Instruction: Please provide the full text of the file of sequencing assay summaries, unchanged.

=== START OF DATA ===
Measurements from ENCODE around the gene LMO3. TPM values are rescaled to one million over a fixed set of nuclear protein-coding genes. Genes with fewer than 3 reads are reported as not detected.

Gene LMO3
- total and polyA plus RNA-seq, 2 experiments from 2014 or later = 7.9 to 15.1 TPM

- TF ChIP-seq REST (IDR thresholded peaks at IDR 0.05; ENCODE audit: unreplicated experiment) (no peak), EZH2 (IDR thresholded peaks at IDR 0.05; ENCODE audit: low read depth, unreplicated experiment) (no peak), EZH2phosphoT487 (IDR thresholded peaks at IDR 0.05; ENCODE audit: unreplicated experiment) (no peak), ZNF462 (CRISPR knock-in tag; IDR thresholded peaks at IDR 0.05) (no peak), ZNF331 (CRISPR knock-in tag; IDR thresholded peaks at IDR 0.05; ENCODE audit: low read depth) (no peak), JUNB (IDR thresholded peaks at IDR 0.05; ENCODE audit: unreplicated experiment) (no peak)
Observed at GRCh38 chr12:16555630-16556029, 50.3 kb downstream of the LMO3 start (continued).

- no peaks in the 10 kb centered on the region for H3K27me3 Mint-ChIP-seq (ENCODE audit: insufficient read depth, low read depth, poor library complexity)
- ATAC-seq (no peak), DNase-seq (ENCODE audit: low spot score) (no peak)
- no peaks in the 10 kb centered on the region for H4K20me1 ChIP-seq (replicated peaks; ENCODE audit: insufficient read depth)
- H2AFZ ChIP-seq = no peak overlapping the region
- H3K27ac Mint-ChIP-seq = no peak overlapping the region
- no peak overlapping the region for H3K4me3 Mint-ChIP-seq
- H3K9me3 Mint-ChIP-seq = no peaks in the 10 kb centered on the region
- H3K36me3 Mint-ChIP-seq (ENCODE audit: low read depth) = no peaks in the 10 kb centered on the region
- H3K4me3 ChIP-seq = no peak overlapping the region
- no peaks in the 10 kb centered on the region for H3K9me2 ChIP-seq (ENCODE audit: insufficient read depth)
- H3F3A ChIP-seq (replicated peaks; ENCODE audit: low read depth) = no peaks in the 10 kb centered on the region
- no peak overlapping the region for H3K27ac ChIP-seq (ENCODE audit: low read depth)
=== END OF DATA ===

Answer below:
Measurements from ENCODE around the gene LMO3. TPM values are rescaled to one million over a fixed set of nuclear protein-coding genes. Genes with fewer than 3 reads are reported as not detected.

Gene LMO3
- total and polyA plus RNA-seq, 2 experiments from 2014 or later = 7.9 to 15.1 TPM

- TF ChIP-seq REST (IDR thresholded peaks at IDR 0.05; ENCODE audit: unreplicated experiment) (no peak), EZH2 (IDR thresholded peaks at IDR 0.05; ENCODE audit: low read depth, unreplicated experiment) (no peak), EZH2phosphoT487 (IDR thresholded peaks at IDR 0.05; ENCODE audit: unreplicated experiment) (no peak), ZNF462 (CRISPR knock-in tag; IDR thresholded peaks at IDR 0.05) (no peak), ZNF331 (CRISPR knock-in tag; IDR thresholded peaks at IDR 0.05; ENCODE audit: low read depth) (no peak), JUNB (IDR thresholded peaks at IDR 0.05; ENCODE audit: unreplicated experiment) (no peak)
Observed at GRCh38 chr12:16555630-16556029, 50.3 kb downstream of the LMO3 start (continued).

- no peaks in the 10 kb centered on the region for H3K27me3 Mint-ChIP-seq (ENCODE audit: insufficient read depth, low read depth, poor library complexity)
- ATAC-seq (no peak), DNase-seq (ENCODE audit: low spot score) (no peak)
- no peaks in the 10 kb centered on the region for H4K20me1 ChIP-seq (replicated peaks; ENCODE audit: insufficient read depth)
- H2AFZ ChIP-seq = no peak overlapping the region
- H3K27ac Mint-ChIP-seq = no peak overlapping the region
- no peak overlapping the region for H3K4me3 Mint-ChIP-seq
- H3K9me3 Mint-ChIP-seq = no peaks in the 10 kb centered on the region
- H3K36me3 Mint-ChIP-seq (ENCODE audit: low read depth) = no peaks in the 10 kb centered on the region
- H3K4me3 ChIP-seq = no peak overlapping the region
- no peaks in the 10 kb centered on the region for H3K9me2 ChIP-seq (ENCODE audit: insufficient read depth)
- H3F3A ChIP-seq (replicated peaks; ENCODE audit: low read depth) = no peaks in the 10 kb centered on the region
- no peak overlapping the region for H3K27ac ChIP-seq (ENCODE audit: low read depth)